Research networking may not be top of mind for every CIO, but Jerry Sheehan, vice president and CIO at Montana State University, views this aspect of campus computing as analogous to bird dogs on a hunt: In other words, it’s the early indicator pointing in the direction the enterprise will eventually go.
Sheehan discussed the role of intent-based networking for research computing in “The Digital Alchemy of Intent-Based Networking” on Wednesday at the EDUCAUSE 2018 conference in Denver.
Academic research is no small matter at MSU, which has $126.5 million worth of sponsored research. The campus community includes 20,000 student and faculty users, served by three networking staff members and two who support high-performance computing and data storage.
Researchers wanted networking to support data-intensive projects, IT leaders wanted to keep networks secure and staff capacity was limited. Together, those factors made intent-based networking an attractive option to consider, Sheehan says.
“Networking is as personal as computing, but we haven’t thought of it that way in the past because we haven’t been able to deliver at scale,” Sheehan said. “Intent-based networking allows us to deliver at scale, and that’s why I think it will be transformational.”
MSU was already a Cisco shop, so it chose Cisco Software-Defined Access and Digital Network Architecture to support its journey to intent-based networking. Cisco DNA offers a software-based way to automate, provision and secure networks in a way that can be more closely tailored to users’ needs. In Sheehan’s words, the solution makes the network both scalable and personal.
Software-Defined Networks Boost Efficiency, Security for Research
Previously, Sheehan said, research networking at MSU posed a common security challenge. Researchers built computer-based scientific instruments that were great at performing academic computing, but they were powered by older systems that weren’t capable of meeting current patching requirements. Often, he said, institutions addressed that security concern by keeping the systems off the network or putting in a firewall.
Another option, segmenting the network, was a big drain on IT staff, taking approximately 50 hours of work and a response time of roughly eight months as they tried to fit the work in around day-to-day responsibilities. The Cisco solutions, on the other hand, reduced that workload to approximately 12 hours of work and a one-week turnaround.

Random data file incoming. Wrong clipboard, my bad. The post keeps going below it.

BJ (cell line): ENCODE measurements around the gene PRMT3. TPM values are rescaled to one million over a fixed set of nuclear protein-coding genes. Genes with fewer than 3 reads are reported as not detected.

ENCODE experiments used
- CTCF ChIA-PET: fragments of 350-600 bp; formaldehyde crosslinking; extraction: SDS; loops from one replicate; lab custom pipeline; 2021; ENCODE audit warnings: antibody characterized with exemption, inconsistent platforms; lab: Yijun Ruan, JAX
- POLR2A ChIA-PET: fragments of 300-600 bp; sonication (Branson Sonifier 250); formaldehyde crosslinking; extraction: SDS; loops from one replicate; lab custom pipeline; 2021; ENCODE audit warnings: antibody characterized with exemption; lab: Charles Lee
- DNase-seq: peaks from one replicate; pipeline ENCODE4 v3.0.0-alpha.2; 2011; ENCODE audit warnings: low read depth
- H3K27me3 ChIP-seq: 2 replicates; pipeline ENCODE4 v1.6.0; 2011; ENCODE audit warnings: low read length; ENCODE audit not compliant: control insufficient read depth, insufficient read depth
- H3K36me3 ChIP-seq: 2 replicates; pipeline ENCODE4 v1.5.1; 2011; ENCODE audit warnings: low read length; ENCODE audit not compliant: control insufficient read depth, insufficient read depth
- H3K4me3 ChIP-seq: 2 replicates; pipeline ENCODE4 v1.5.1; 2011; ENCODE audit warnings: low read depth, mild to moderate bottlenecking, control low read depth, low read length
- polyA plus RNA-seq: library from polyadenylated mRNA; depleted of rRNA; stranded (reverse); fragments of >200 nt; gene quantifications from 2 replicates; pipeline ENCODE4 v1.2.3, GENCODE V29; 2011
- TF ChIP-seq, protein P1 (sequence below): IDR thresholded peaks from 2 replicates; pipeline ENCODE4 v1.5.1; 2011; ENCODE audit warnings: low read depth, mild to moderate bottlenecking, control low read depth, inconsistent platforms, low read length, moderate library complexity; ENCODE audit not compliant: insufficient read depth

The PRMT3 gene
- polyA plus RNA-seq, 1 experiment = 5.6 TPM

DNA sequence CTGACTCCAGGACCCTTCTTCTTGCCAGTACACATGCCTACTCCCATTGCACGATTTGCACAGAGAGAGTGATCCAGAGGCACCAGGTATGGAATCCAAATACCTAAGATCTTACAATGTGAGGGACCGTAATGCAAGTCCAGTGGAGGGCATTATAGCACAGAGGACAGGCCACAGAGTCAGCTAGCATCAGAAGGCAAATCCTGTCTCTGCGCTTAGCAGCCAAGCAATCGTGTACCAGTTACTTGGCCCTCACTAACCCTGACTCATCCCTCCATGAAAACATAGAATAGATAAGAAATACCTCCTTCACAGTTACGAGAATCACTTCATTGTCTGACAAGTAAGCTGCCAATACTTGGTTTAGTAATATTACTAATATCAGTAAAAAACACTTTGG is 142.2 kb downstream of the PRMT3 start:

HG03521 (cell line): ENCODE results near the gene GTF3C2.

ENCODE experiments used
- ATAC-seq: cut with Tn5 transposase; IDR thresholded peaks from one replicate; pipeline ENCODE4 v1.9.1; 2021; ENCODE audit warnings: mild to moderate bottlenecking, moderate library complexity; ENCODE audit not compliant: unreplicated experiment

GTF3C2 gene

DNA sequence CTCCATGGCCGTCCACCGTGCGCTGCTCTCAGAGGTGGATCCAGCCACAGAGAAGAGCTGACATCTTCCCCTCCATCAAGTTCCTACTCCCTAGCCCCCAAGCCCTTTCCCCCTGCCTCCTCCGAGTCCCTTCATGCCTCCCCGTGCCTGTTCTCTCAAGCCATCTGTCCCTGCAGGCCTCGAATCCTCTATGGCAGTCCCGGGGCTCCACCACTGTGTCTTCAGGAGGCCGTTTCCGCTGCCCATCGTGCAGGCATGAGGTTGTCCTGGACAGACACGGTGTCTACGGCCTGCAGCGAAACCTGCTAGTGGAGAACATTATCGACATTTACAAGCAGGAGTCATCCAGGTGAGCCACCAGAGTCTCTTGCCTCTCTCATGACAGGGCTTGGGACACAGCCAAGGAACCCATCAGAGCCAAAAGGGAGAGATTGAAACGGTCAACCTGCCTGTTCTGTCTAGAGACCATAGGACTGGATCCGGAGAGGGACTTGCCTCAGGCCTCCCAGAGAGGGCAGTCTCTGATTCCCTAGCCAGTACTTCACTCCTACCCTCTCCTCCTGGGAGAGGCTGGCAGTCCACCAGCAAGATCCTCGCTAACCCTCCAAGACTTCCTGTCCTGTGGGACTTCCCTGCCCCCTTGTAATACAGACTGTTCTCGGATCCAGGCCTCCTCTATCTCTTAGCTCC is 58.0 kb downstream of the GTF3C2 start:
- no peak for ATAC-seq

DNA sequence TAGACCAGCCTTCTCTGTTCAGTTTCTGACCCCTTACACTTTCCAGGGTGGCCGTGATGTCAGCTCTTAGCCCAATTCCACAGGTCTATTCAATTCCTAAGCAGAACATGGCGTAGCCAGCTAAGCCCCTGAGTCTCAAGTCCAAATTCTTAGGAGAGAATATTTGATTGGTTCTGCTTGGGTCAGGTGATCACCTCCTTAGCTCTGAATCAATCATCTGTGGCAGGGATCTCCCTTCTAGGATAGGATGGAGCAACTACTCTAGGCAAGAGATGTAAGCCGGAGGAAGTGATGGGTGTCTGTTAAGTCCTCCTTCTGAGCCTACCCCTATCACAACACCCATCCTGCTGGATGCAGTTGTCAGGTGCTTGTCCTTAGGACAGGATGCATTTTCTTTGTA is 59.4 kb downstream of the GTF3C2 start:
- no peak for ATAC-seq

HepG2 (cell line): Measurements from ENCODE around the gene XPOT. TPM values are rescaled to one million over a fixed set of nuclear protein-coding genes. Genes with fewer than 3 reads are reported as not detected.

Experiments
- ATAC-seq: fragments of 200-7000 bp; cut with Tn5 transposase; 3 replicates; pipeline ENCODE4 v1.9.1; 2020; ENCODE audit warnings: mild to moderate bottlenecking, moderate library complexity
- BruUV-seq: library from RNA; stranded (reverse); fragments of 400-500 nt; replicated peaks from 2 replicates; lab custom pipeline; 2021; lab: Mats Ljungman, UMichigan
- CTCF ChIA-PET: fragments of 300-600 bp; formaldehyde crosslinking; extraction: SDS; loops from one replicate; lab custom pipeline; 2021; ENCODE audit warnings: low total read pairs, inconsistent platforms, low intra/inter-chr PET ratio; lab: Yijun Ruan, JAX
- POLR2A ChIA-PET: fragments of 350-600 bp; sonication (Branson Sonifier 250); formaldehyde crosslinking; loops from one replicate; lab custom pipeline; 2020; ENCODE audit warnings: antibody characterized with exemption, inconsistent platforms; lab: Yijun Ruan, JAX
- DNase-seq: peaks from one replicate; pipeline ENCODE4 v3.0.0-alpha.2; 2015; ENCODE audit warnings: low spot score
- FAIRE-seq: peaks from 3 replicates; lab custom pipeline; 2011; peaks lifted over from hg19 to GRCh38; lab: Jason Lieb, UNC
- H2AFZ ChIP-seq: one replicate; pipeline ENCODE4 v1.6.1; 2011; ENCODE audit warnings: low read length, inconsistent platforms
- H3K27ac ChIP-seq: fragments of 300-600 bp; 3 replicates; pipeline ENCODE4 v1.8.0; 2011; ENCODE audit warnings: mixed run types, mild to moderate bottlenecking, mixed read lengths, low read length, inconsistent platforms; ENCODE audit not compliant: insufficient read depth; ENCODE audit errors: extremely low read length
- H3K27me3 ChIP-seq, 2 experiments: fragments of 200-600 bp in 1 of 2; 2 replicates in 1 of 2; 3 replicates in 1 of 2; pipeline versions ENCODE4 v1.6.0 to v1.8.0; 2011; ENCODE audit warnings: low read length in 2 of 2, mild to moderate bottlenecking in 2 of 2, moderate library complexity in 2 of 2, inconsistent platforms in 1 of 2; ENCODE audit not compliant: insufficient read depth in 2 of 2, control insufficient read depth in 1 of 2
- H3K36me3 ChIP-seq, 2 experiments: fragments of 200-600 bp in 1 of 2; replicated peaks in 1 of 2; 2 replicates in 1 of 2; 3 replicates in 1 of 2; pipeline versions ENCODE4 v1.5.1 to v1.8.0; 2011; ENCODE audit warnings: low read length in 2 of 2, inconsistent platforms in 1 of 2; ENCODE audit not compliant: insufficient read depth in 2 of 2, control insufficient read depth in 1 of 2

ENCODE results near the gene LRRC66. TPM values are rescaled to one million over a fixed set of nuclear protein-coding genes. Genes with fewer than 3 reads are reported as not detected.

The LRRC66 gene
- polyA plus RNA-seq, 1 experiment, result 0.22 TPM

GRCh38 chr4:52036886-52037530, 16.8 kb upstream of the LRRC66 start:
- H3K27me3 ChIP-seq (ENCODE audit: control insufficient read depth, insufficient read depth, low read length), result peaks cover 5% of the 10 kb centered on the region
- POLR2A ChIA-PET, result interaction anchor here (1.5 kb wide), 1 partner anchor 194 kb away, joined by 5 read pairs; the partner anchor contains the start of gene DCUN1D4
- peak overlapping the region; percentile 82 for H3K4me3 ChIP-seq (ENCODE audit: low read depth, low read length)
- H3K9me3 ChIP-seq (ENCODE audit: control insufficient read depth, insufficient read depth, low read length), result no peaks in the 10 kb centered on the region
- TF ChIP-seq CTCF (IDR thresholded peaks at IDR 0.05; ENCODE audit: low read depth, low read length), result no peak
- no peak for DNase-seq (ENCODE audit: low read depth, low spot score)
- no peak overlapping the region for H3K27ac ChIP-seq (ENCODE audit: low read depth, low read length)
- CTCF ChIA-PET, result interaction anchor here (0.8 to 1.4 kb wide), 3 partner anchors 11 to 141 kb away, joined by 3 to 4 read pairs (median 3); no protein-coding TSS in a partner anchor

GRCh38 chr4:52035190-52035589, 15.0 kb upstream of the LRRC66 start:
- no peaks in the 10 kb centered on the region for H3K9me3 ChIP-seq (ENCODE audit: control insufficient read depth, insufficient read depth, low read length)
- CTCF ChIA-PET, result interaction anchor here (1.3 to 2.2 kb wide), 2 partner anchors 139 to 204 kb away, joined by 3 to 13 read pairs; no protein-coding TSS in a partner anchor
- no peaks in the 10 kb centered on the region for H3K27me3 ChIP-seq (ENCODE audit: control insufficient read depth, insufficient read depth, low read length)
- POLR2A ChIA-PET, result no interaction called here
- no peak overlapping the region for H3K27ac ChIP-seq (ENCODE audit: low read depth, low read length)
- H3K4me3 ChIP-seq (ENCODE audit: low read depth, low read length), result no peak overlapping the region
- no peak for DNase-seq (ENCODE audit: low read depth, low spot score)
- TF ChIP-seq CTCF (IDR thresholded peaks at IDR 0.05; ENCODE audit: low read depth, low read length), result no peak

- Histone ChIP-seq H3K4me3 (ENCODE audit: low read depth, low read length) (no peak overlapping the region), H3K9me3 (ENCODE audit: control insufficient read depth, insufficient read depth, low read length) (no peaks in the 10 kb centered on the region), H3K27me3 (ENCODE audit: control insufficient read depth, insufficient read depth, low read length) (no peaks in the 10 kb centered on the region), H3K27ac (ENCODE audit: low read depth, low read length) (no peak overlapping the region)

“The first thing we saw with intent-based networking was an increase in the flexibility that we have to deliver resolution to problems for users,” Sheehan said.
He saw a similar improvement when modifying the network to accommodate faculty changes. Rather than setting up physical networking support, such as a high-capacity Ethernet connection in a certain office or a mini-data center in a lab, a new network can be provisioned quickly and easily in the software.
“In each of these cases, we were able to take a utility and turn it into something that met the personal needs of the researchers that we had, because we understood the intent of what they were trying to do,” said Sheehan.
Being able to respond to users quickly also bolsters security, Sheehan said, because users then have less motivation to pursue their own solutions, which may be less than secure.
On the IT side, Cisco DNA helps staff be more proactive by seeing network issues before they start to have a big impact. “It allows us to have an integrated way to look at our current security protocols and risk profiles that we have,” he said.
Train Staff to Optimize New Software-Defined Approaches
Graphical user interfaces, one feature of SDN that increases ease of management, also can necessitate staff training, Sheehan said.
Network engineers, for example, tend to have a “trust but verify” mentality, so even though they can see the GUI, they also want to see the code to verify what it’s telling them.
“Even with our knowledgeable network staff, when we started throwing GUIs at them that they’d never seen before, it took a while to get up to speed,” Sheehan said, adding that his team took an eight-week deep dive into the ins and outs of an SDN model. “Simple doesn’t mean easy. It means different and, in the end, more scalable.”
He also noted that although SDN can change the financial model that IT uses to account for networking resources, moving it from being a strictly capital asset to also being an operating expense, it’s not necessarily more expensive. At MSU, Sheehan said, he implemented the solution from his existing capital infrastructure budget using normal refreshes.
“I did not go back to anyone and ask for more money,” he said. “I changed what I was doing with the money I had.”
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